SEATTLE - King County is where Melissa Batten turned when her estranged husband terrified her. In 2008, she had been living in Redmond and working for Microsoft when she learned he had purchased a gun. She obtained a protection order from King County District Court. But more than a week later, he fatally shot her.

Barbara Langdon has seen it too many times.

"We have had many of our clients who have been killed by their batterers and it is an extreme concern," said Langdon, the Executive Director of LifeWire. The organization provides domestic violence services and programs.

Langdon had big hopes for House Bill 1840. Governor Inslee signed it in 2014, requiring domestic violence perpetrators, with protection orders against them, to temporarily surrender their guns.

But in King County, a recent three month review of the law found out of 94 cases where people who should have surrendered weapons, only 12 complied.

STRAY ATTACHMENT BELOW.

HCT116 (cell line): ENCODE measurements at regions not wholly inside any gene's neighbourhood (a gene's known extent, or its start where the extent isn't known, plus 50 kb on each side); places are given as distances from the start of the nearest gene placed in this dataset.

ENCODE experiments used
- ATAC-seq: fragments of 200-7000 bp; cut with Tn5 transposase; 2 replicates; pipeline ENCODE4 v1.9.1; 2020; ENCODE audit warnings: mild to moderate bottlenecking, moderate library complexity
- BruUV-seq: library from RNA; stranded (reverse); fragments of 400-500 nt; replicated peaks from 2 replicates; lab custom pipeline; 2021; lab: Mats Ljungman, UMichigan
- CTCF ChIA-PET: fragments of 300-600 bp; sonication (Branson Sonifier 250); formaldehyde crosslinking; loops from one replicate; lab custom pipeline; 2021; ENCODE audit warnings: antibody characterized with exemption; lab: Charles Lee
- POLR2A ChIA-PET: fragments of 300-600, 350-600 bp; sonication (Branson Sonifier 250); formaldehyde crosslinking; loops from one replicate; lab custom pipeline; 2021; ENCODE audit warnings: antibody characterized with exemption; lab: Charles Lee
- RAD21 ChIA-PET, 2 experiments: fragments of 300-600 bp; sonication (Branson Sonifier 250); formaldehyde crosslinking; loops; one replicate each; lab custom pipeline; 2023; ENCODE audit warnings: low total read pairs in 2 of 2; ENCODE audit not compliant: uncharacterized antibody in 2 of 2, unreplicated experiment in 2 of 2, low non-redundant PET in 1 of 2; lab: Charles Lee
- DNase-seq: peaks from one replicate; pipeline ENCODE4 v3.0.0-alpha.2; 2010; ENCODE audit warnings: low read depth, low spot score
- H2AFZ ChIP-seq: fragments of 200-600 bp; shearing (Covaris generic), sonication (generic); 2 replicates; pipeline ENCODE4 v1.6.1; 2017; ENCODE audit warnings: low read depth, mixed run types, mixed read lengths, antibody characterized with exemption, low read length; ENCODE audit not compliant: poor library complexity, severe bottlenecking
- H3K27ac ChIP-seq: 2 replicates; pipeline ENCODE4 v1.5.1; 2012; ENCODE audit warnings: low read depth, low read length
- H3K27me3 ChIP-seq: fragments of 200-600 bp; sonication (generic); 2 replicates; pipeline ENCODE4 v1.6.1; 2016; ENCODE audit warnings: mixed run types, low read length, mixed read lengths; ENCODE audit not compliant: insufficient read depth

"It is not being implemented, and I think the question is why," said Langdon.

Prosecutor Dan Satterberg went before the Seattle-King County Board of Health Thursday afternoon.

"We are making a sacred promise to the victims in these cases that we are going to help you, and we can't fail at that," said Satterberg.

The session ended with unanimous approval. The Board plans to improve the way it complies with the law.

Sally Bagshaw, the Vice Chair of the Board of Health, said they are now seeking funds to hire a Program Coordinator to create unified protocols and processes for temporary removal of firearms in domestic violence situations.

LifeWire's 24-hour help line is 1-800-827-8840.